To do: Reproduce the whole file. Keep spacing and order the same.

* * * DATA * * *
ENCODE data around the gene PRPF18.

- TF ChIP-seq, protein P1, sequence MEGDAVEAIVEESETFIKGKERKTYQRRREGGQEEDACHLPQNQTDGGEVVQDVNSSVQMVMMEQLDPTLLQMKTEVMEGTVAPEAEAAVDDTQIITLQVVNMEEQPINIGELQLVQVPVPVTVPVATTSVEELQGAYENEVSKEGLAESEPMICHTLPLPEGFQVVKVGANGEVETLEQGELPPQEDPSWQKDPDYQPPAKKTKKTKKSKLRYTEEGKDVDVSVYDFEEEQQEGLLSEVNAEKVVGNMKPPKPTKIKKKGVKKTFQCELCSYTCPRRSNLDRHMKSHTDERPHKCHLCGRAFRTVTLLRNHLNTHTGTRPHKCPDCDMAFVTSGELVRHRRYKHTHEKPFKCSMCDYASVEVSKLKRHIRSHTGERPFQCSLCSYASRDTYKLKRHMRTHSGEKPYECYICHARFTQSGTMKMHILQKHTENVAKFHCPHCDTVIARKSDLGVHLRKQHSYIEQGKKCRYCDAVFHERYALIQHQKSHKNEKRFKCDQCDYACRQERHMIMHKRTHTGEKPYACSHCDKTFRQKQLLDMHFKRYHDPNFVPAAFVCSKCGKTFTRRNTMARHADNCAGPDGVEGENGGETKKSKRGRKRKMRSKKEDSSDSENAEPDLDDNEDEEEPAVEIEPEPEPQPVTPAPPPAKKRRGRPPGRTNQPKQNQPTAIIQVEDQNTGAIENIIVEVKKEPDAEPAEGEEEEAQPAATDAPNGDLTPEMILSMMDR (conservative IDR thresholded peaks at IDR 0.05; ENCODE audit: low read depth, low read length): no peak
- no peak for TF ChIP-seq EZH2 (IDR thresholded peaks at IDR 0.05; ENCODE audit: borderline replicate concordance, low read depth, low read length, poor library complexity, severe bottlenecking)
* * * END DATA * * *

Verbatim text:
ENCODE data around the gene PRPF18.

- TF ChIP-seq, protein P1, sequence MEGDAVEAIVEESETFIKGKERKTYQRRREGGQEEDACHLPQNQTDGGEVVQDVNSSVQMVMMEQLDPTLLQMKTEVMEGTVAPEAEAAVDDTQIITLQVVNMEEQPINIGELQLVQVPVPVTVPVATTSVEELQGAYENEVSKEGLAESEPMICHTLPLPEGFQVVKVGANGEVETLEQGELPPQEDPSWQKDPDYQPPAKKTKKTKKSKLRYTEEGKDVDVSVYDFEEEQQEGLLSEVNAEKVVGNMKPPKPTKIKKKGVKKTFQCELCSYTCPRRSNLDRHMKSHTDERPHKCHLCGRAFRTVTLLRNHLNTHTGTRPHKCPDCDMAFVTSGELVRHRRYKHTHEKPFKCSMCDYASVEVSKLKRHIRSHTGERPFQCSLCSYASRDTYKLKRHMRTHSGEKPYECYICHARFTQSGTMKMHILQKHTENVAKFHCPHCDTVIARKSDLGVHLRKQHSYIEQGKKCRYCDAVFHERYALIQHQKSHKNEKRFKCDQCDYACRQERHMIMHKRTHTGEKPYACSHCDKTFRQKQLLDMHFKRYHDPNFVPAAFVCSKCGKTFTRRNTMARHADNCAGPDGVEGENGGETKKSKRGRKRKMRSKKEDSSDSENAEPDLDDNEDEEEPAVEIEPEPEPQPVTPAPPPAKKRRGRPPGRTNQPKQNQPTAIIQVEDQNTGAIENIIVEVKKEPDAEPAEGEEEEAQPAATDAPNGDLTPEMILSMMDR (conservative IDR thresholded peaks at IDR 0.05; ENCODE audit: low read depth, low read length): no peak
- no peak for TF ChIP-seq EZH2 (IDR thresholded peaks at IDR 0.05; ENCODE audit: borderline replicate concordance, low read depth, low read length, poor library complexity, severe bottlenecking)